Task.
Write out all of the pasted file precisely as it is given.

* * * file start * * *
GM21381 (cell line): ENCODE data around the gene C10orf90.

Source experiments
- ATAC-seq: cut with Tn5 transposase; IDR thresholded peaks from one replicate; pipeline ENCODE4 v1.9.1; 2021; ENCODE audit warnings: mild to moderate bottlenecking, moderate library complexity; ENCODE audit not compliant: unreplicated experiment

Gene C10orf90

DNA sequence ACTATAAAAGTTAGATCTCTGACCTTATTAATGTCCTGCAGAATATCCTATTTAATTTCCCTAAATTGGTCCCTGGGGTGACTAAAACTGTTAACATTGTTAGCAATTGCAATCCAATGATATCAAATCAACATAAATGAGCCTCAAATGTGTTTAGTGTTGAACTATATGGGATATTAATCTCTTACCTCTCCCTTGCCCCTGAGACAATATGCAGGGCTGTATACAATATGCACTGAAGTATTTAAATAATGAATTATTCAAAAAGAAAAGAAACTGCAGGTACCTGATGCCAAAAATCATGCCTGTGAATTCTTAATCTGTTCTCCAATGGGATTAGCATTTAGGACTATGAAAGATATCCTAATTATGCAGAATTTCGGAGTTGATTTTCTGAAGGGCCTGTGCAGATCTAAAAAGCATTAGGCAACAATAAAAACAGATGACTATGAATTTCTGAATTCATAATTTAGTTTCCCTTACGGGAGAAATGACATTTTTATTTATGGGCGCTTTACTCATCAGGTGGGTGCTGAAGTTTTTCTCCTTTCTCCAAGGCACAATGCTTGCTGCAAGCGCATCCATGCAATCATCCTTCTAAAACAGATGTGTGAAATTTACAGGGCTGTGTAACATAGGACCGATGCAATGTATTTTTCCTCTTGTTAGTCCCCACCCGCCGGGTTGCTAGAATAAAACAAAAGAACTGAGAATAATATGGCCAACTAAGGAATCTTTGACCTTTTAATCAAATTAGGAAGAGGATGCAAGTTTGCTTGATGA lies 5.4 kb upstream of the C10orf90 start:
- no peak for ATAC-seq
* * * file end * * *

GM21381 (cell line): ENCODE data around the gene C10orf90.

Source experiments
- ATAC-seq: cut with Tn5 transposase; IDR thresholded peaks from one replicate; pipeline ENCODE4 v1.9.1; 2021; ENCODE audit warnings: mild to moderate bottlenecking, moderate library complexity; ENCODE audit not compliant: unreplicated experiment

Gene C10orf90

DNA sequence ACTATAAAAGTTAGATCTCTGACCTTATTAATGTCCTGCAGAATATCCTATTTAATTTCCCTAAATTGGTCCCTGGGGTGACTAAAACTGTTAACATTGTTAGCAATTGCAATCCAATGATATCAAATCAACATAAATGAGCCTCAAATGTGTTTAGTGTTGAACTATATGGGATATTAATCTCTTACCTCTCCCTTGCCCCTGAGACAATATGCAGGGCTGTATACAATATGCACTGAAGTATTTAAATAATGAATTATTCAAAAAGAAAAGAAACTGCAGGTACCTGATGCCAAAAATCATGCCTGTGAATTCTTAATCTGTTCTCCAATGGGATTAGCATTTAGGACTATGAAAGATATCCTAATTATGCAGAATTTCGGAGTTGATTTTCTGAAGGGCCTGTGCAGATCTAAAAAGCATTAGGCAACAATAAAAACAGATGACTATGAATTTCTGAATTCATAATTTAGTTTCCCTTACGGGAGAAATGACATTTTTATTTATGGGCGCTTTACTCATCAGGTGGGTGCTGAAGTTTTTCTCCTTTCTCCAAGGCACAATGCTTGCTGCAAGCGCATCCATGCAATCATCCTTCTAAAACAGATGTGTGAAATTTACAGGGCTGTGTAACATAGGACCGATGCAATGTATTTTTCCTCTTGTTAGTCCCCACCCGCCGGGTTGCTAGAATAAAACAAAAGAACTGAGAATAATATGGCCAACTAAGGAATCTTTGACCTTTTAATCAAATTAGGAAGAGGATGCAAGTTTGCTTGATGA lies 5.4 kb upstream of the C10orf90 start:
- no peak for ATAC-seq